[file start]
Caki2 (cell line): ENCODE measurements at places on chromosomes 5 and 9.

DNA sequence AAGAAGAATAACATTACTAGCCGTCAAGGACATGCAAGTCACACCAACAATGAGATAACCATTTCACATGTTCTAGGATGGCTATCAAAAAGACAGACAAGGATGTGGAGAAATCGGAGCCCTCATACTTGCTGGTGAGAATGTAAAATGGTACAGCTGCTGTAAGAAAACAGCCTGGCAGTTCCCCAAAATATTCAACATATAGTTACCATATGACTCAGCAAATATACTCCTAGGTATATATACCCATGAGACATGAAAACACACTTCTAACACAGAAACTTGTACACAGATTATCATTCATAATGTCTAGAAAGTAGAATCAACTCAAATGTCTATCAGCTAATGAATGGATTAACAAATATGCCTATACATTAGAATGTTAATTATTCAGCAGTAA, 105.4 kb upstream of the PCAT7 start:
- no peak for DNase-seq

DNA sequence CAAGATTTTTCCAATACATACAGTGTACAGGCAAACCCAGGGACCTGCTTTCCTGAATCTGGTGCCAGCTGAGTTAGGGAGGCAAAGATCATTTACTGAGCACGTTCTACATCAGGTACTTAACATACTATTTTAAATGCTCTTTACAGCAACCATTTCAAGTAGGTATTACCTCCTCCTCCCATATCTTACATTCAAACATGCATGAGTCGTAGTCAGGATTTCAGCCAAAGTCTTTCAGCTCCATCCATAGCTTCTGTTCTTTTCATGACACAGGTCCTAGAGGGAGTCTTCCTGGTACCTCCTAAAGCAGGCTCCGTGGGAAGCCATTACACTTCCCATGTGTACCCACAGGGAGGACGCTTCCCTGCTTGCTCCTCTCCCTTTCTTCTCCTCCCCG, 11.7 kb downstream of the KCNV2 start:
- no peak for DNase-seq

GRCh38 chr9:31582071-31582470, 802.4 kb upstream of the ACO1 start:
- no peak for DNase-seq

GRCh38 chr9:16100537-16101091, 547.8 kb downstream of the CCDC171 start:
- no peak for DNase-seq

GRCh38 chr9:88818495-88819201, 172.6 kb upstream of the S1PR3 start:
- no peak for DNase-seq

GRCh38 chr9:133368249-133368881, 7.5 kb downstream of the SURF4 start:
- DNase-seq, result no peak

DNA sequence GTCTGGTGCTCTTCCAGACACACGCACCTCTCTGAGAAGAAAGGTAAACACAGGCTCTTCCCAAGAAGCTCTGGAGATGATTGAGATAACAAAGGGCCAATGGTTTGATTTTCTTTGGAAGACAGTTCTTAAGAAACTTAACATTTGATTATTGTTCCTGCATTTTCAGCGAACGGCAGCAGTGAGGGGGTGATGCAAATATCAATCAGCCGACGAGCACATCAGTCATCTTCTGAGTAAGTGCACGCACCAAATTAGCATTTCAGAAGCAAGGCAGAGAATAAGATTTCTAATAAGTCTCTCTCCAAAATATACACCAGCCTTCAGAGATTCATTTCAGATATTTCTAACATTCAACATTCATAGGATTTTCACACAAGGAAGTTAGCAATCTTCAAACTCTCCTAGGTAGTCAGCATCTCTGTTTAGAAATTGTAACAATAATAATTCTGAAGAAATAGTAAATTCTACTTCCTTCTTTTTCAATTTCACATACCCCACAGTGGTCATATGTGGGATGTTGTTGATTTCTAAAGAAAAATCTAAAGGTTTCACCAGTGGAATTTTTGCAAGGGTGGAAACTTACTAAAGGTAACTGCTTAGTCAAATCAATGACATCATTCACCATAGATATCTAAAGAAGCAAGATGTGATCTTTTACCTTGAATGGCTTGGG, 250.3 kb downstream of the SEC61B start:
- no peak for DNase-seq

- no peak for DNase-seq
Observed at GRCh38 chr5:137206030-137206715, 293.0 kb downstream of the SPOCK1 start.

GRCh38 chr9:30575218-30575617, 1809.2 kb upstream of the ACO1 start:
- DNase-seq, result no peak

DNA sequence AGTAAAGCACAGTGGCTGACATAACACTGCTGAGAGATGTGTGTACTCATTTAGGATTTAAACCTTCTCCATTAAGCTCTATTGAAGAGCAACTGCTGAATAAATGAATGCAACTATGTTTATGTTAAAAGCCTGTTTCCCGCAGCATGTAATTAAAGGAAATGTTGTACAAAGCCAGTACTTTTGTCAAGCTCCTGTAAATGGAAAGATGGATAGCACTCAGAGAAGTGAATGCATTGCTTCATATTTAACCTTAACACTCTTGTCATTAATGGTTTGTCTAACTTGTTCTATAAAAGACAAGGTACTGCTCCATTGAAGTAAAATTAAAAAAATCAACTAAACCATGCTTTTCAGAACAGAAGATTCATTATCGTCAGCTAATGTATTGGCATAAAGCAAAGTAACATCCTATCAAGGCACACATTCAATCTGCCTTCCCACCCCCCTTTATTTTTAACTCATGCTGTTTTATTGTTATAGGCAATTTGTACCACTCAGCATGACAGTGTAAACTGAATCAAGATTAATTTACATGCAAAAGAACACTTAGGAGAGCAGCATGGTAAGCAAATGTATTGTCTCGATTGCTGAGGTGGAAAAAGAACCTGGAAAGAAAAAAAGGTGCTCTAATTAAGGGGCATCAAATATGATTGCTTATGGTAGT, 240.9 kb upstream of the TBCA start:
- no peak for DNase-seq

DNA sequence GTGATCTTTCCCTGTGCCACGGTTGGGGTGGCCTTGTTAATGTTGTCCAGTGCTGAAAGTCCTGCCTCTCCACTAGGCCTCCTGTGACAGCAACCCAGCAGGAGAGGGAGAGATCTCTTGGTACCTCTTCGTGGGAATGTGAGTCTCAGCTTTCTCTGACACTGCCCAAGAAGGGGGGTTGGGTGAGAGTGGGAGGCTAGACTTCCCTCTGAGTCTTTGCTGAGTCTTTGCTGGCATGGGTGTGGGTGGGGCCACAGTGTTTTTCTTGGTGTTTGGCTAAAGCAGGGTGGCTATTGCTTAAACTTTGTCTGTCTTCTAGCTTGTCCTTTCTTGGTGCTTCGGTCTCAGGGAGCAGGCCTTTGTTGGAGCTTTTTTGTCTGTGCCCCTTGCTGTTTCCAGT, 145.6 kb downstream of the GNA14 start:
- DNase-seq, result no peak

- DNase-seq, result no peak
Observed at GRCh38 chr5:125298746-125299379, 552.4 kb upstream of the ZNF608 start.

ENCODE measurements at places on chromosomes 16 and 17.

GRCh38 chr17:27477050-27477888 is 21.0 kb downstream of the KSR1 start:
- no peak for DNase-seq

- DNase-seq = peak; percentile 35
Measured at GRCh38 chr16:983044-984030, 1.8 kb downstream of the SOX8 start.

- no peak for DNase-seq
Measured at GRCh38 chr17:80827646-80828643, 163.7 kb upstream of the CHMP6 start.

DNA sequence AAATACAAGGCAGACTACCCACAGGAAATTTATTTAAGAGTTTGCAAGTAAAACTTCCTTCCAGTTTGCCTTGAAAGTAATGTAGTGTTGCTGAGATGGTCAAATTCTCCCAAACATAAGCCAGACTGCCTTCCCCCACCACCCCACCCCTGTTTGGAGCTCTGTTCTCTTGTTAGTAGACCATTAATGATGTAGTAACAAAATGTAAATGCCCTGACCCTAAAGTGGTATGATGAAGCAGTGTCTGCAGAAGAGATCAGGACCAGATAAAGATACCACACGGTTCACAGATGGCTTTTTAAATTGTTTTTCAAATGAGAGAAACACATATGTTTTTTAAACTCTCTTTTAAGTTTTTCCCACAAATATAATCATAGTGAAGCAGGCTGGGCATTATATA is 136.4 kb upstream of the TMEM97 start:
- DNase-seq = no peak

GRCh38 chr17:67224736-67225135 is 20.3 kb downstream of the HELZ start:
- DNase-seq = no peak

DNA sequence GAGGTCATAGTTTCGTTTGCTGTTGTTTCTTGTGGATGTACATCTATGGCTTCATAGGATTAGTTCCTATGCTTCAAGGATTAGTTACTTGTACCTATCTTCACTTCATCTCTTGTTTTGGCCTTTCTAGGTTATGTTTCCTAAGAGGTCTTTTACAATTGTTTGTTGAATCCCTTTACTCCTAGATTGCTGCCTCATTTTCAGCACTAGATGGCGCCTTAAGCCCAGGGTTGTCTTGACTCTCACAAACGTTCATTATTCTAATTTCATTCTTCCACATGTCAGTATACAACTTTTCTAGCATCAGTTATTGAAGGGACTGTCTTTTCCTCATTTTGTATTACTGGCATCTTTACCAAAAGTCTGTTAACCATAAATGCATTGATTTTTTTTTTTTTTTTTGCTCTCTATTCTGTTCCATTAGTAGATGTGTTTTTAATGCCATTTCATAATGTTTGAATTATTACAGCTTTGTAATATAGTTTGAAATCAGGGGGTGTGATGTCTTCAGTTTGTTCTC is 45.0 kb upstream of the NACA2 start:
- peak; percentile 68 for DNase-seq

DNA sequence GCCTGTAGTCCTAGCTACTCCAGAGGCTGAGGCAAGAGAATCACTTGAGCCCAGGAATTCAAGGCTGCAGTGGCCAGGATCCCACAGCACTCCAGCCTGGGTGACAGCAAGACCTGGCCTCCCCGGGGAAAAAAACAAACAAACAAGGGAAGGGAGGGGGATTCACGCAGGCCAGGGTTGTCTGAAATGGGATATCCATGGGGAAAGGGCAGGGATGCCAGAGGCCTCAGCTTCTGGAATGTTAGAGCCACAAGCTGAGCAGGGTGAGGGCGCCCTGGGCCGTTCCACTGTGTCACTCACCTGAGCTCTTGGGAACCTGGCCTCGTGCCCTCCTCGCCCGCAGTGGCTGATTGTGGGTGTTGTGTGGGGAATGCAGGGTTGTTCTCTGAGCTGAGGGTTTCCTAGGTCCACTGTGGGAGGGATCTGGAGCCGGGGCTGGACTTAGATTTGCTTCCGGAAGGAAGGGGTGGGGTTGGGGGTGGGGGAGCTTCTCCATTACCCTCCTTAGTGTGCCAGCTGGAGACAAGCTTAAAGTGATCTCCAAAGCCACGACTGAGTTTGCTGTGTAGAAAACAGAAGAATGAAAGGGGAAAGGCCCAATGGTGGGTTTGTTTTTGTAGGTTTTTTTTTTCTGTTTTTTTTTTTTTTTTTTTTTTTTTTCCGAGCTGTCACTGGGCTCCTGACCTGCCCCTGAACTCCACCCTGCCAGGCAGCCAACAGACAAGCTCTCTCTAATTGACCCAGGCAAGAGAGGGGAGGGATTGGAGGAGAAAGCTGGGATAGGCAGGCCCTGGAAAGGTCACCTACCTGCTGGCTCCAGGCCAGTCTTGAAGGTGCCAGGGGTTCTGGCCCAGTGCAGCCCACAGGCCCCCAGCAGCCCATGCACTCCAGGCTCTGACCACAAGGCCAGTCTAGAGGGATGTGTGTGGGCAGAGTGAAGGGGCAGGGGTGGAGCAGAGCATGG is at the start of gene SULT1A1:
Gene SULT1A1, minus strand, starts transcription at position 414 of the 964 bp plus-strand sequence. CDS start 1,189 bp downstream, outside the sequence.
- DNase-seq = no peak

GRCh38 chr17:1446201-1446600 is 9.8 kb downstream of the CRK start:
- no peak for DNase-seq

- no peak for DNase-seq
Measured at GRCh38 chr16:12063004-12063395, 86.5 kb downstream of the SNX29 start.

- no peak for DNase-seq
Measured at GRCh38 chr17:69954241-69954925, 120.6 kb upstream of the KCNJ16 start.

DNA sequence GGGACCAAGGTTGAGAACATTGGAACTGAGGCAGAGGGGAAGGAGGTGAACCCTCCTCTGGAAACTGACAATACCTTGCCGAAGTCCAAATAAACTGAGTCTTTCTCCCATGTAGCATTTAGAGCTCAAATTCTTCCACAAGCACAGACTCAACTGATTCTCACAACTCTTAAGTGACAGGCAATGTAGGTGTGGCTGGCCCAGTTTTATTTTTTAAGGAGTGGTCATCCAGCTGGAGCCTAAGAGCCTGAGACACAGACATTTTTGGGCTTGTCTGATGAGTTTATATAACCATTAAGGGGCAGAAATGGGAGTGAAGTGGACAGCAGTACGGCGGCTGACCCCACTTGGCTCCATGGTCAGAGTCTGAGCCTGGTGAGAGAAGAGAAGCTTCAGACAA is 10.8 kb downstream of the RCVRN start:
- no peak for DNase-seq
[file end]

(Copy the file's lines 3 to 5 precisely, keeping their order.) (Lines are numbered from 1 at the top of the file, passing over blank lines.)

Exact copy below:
- no peak for DNase-seq

DNA sequence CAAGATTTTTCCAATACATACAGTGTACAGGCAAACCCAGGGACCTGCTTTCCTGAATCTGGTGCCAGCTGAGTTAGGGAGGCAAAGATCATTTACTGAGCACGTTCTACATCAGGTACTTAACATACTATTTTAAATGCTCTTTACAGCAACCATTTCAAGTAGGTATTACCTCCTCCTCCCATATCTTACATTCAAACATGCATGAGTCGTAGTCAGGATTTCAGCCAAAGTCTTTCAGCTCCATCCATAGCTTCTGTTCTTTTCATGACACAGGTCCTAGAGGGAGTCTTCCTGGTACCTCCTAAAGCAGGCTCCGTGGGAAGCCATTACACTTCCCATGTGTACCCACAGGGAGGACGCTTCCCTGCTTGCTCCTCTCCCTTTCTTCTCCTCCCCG, 11.7 kb downstream of the KCNV2 start:
- no peak for DNase-seq